With Omicron and Tapering Looming, here’s what to watch out for in 2022

2021 has been a difficult year as investors weathered the COVID pandemic, vaccine deployments, the reopening of the economy, the start of a new presidential administration, the start of a Federal Reserve tightening cycle American and finally the emergence of the highly contagious omicron variant. Until recently, the improvement in the US economy combined with the Fed’s accommodative monetary policy had pushed stocks higher. Recently however, a combination of factors has weakened stocks, with the S&P 500 down 4% from all-time highs, the NASDAQ

by 8% and the Russell 2000 by about 14% from the peak reached seven weeks earlier. In fact, the damage is actually worse than it looks if we look at the extent and number of stocks over 20% from previous highs. About a third of S&P 500 stocks are down more than 20% from highs; the NASDAQ is worse off with about 50% off 20% or more; the Russell 2000 has over 70% of the shares at 20% or more. At the same time, the Fed has stepped up its reduction in bond purchases. The Fed was expected to cut its purchases over an eight-month period, but this has been reduced to around four months, with the program due to be completed by mid-March 2022. Finally, the speed at which the omicron variant is the spread again increases the possibility of global lockdowns and restrictions, which is increasingly likely to slow the global economic recovery and lead to downward revisions to earnings for the first half of 2022. With all of this as a backdrop, let’s look towards 2022, both in terms of its setup as well as investment themes that may be promising for the new year.

2021 had a positive historical precedent as it was the first year of a presidential administration and the presidential cycle. Unfortunately, the second year of the presidential cycle and an administration generally have a significantly lower stock market performance (see table below). Small stocks, represented by the S&P 600 and Russell 2000, posted average losses over the period 1988-2020 in the second year of the presidential cycle. Large stocks, while achieving positive returns, performed below par during this time frame, with the S&P 500 and NASDAQ both posting an average gain of just 2%.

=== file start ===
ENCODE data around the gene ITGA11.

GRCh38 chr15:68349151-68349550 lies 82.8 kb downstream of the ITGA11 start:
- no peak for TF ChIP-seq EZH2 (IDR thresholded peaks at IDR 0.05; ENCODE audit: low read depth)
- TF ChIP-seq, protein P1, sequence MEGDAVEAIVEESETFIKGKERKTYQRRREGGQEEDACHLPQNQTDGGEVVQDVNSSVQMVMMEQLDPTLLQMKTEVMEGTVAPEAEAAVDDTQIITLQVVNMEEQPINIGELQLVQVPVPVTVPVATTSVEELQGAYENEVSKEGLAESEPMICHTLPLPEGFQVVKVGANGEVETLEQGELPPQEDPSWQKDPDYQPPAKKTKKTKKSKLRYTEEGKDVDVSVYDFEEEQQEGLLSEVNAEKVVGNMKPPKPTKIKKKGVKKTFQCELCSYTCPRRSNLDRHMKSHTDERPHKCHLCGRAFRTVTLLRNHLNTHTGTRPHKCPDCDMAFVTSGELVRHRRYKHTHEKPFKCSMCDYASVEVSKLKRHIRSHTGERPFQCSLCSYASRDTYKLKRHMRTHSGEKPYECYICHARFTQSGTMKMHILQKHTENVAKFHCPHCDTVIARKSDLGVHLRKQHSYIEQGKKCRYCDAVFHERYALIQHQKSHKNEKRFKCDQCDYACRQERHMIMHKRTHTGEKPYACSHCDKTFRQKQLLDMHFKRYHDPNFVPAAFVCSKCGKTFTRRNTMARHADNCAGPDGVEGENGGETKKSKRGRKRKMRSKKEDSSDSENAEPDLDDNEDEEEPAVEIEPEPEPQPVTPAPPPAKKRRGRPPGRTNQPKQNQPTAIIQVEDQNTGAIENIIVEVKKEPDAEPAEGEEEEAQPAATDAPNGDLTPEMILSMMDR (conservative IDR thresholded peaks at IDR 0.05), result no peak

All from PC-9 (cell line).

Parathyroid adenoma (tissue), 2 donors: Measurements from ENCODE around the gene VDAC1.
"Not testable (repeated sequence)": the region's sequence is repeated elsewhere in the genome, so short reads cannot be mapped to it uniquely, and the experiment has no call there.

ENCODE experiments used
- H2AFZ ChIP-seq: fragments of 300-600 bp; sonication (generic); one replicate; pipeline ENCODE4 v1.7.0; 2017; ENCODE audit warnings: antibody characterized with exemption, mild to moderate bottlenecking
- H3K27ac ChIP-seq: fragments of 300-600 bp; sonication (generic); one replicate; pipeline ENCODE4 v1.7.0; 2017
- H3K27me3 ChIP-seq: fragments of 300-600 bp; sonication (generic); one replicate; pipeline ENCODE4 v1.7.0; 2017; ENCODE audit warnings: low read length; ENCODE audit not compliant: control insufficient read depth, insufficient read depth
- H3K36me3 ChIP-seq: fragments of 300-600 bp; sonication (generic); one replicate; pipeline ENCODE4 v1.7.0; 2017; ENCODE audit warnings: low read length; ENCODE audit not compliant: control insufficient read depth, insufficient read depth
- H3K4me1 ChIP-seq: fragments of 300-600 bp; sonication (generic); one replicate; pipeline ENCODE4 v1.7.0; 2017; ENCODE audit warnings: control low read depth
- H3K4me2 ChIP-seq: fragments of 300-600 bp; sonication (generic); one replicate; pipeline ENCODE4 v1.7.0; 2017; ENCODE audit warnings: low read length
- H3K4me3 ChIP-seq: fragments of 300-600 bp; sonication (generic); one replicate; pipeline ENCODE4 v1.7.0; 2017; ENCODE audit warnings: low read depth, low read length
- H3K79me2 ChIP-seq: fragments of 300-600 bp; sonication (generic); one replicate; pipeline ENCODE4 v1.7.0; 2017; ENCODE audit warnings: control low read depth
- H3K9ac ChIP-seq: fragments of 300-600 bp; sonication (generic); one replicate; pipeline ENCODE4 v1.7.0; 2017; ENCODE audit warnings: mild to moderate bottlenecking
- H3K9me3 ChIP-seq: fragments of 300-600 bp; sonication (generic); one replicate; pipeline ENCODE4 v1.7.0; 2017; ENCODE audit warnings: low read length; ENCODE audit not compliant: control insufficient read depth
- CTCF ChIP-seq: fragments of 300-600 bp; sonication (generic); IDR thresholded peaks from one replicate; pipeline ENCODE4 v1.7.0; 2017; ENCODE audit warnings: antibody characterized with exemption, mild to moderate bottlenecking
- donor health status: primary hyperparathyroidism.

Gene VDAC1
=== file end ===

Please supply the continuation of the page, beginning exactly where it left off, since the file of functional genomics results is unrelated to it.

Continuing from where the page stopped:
* History of the Russell 2000 and S&P 600 indices from 1988 and 1989, respectively.

While 2021 has been a good year for inventories, there isn’t much carry over to the next year (see table below). If 2022 ends up being a year of losses for equity investors, it wouldn’t be unusual, as has happened three times after the thirteen years the S&P 500 rose 20% or more between 1970 and 2020.

Technically, the major averages offer a mixed picture at best. The S&P 500 remains in an uptrend, although it again crossed its 50-DMA at the start of the week. This has happened several times over the past 18 months, but in each case it has found support at or just below 100-DMA. He’s testing this level now; a break below would leave the next support 4% lower at 200-DMA.

Likewise, the Nasdaq has failed to maintain its recent 50-DMA rally and has broken its 50-DMA and 100-DMA in recent sessions. It has found support at or just below 100-DMA on several occasions over 15 months, so the current level is clearly critical. If he cannot quickly resume 100-DMA, 200-DMA is in play 4% below.

Small cap Russell 2000 looks the worst, having sliced ​​both its 50-DMA and 200-DMA in late November, then failing in a recent attempt to pick up either. It is now testing a major support level at the lowest of a range established since January, a breakout of which could lead it to a decisive decline.

Currently, most stocks in the market are trading below their DMA 50, with only 48% of the S&P 500, 20% of the Nasdaq, and 25% of the Russell 2000 above this moving average.